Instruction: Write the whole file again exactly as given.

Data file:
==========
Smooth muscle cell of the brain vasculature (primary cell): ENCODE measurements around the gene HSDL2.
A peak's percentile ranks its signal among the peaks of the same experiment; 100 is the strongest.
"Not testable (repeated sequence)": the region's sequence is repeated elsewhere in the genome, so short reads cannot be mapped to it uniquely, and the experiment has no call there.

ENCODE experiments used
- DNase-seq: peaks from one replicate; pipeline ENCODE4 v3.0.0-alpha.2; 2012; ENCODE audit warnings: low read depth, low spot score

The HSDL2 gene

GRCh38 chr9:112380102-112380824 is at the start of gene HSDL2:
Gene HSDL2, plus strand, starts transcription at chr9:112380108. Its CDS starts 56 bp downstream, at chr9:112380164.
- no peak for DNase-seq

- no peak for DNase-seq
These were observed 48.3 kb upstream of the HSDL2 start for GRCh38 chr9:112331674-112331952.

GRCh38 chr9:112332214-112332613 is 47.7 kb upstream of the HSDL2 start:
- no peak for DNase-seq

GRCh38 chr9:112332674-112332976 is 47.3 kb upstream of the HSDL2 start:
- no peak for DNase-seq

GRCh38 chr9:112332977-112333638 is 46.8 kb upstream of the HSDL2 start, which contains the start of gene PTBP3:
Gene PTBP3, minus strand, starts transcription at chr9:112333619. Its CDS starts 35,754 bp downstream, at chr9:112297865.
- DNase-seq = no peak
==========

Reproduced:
Smooth muscle cell of the brain vasculature (primary cell): ENCODE measurements around the gene HSDL2.
A peak's percentile ranks its signal among the peaks of the same experiment; 100 is the strongest.
"Not testable (repeated sequence)": the region's sequence is repeated elsewhere in the genome, so short reads cannot be mapped to it uniquely, and the experiment has no call there.

ENCODE experiments used
- DNase-seq: peaks from one replicate; pipeline ENCODE4 v3.0.0-alpha.2; 2012; ENCODE audit warnings: low read depth, low spot score

The HSDL2 gene

GRCh38 chr9:112380102-112380824 is at the start of gene HSDL2:
Gene HSDL2, plus strand, starts transcription at chr9:112380108. Its CDS starts 56 bp downstream, at chr9:112380164.
- no peak for DNase-seq

- no peak for DNase-seq
These were observed 48.3 kb upstream of the HSDL2 start for GRCh38 chr9:112331674-112331952.

GRCh38 chr9:112332214-112332613 is 47.7 kb upstream of the HSDL2 start:
- no peak for DNase-seq

GRCh38 chr9:112332674-112332976 is 47.3 kb upstream of the HSDL2 start:
- no peak for DNase-seq

GRCh38 chr9:112332977-112333638 is 46.8 kb upstream of the HSDL2 start, which contains the start of gene PTBP3:
Gene PTBP3, minus strand, starts transcription at chr9:112333619. Its CDS starts 35,754 bp downstream, at chr9:112297865.
- DNase-seq = no peak